Originally Posted by mattnone
Ok here is the next question. I have been looking at these videos on YouTube about the autopilots, most that I have seen say that you need to up size if you want to use it when you are in heavy waves and wind
. How true is that and how would you calculate for the right size for a 38ft that's what I'm looking to buy?
Here is what I would guess is way more than you wanted to know:
Our boat is a Caliber 40 cutter
that weights 24,000 pounds in long distance cruising trim. The first 50 Calibers of this type were built and sold as a 38 and then a swim step/reversed transom was added and it became a 40. Caliber made no hull
, rig, interior
changes when going from 38 to 40.
The two important Autopilot
numbers, IMHO, are "HARD OVER TIME" and THRUST for the motor/drive mechanism that actually moves the rudder
The Hard Over Time tells you how quickly your rudder
can be moved. A comparable measure is “stroke movement per second.”
The Thrust tells you how much force can be applied to move the rudder.
The third important number is STROKE LENGTH – how far can the actuating shaft connected to the rudder quadrant move?
The fourth important measure of autopilot performance is the amount of yaw the course computer allows before it starts counter steering
We used an Autohelm
ST6000 course computer with a Type I00 (type 1) Linear Drive
for a lot of ocean and coastal sailing. The numbers, as shown in the install manual, are:
The Type 100 Linear Drive
(12V and 3 amps) can move the actuating shaft 1” (one inch) per second. The maximum stroke length is 12” so the hard over time is 12 seconds. On my boat the rudder will move 32 degrees from side to side or 64 degrees in a full stroke so the drive can move the rudder about 5 or 6 degrees per second.
The Type 100 thrust is specified as 650 pound feet but the manual also specifies the maximum torque that can be applied to the rudder shaft is 540 pound feet.
We have used the autopilot in breaking seas of over 10’ and 35 knots gusting to over 50 and never felt there was a lack of power or speed of response. When the autopilot is set to full gain it quickly and accurately steers the boat… UNTIL sailing downwind beyond 120 degrees apparent.
That is when the allowed yaw (course deviation) becomes important.
We found that when sailing beyond 140 apparent in more than 4’ seas or more than 20 knots apparent wind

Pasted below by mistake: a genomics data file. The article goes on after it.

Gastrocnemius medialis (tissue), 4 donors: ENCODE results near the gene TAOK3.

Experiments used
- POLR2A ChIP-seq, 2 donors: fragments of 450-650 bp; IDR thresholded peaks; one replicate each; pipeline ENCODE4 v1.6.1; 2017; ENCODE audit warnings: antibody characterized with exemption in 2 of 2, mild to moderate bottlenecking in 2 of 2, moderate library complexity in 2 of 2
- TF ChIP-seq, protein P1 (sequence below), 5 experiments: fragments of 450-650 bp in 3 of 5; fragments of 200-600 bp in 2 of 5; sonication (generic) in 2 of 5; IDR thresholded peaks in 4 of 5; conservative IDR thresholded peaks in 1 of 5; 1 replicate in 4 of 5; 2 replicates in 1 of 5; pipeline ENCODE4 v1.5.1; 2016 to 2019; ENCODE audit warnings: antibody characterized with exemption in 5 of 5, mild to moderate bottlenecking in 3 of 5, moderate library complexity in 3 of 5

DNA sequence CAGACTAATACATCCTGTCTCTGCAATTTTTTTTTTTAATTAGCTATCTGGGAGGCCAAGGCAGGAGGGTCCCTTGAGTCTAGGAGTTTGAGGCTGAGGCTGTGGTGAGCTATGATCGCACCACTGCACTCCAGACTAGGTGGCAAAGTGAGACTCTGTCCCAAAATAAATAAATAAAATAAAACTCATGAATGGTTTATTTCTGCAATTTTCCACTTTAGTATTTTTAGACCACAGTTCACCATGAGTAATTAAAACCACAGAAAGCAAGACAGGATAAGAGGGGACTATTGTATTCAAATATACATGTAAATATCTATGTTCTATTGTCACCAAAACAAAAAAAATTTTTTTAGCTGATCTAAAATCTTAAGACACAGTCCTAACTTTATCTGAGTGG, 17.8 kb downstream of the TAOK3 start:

- the ST6000 course computer allowed the stern of the boat to be pushed too much off course when hit by a quartering sea or when a big gust came from above (lesser apparent wind angle) than the prevailing wind.
The bow of the boat would then yaw up to 10 degrees and we would quickly sail towards a broach or roundup. The autopilot would counter steer, but I learned from a lot of manual steering
experiments, that IF the bow moved more than 5 degrees off course that more than 15 degrees rudder would be immediately needed to bring the bow back on course. The autopilot was too slow to react and too slow to feed in more and more rudder. The Type 100 linear drive could move the rudder 6 degrees per second but the bow would yaw more quickly than that.
Once past 10 degrees course deviation max rudder was needed to force the bow down. I am a big strong and very experienced racing
helmsman and when I allowed the bow to get too far off the wind – even my 200 pounds and 6’ height was not enough to quickly steer back on course with our 3-foot wheel
This is a design flaw in our boat but illustrates that standard autopilot specifications do not tell the whole story. Upwind and reaching were perfectly manageable in almost all conditions but deep down wind in gusting winds or biggish seas was a serious problem for the autopilot.
I installed an AutoHelm
GYRO-RATE TRANSDUCER and that magically solved
the problem. When that device is installed the ST6000 course computer will start aggressively counter steering as soon as the bow moves 2 degrees off course (when the gain is set to full). The ST6000/Type 100 combination then was able to handle a full spinnaker
at 160 degrees apparent in 20 gusting to 35 knots and 5-foot seas with no problems and complete confidence on my part.
The Gryro-Rate transducer did not change the power of speed of the Linear Drive but it did allow the rudder to be moved much sooner and prevented the bow from picking up rotational energy as the stern was shoved sideways.
My brothers Tartan 42 cutter
(21,000 pounds) had an AH4000 wheel
pilot installed. It could steer nicely up to 15-knots apparent in most conditions but anything beyond that and the clutch
would release. But, the boat was such a treat to steer/sail (it was, after all, designed as an SORC ocean race
boat), that not having the autopilot work was a good thing most of the time. Except when pounding north along the Baja
coast where every inch of the 750 miles was upwind into more than 15 knots.
So your answer is not so simple. It really depends on
- boat design
- how you sail
- how good you are at balancing your sail plan
- how much of your sailing life the autopilot must provide service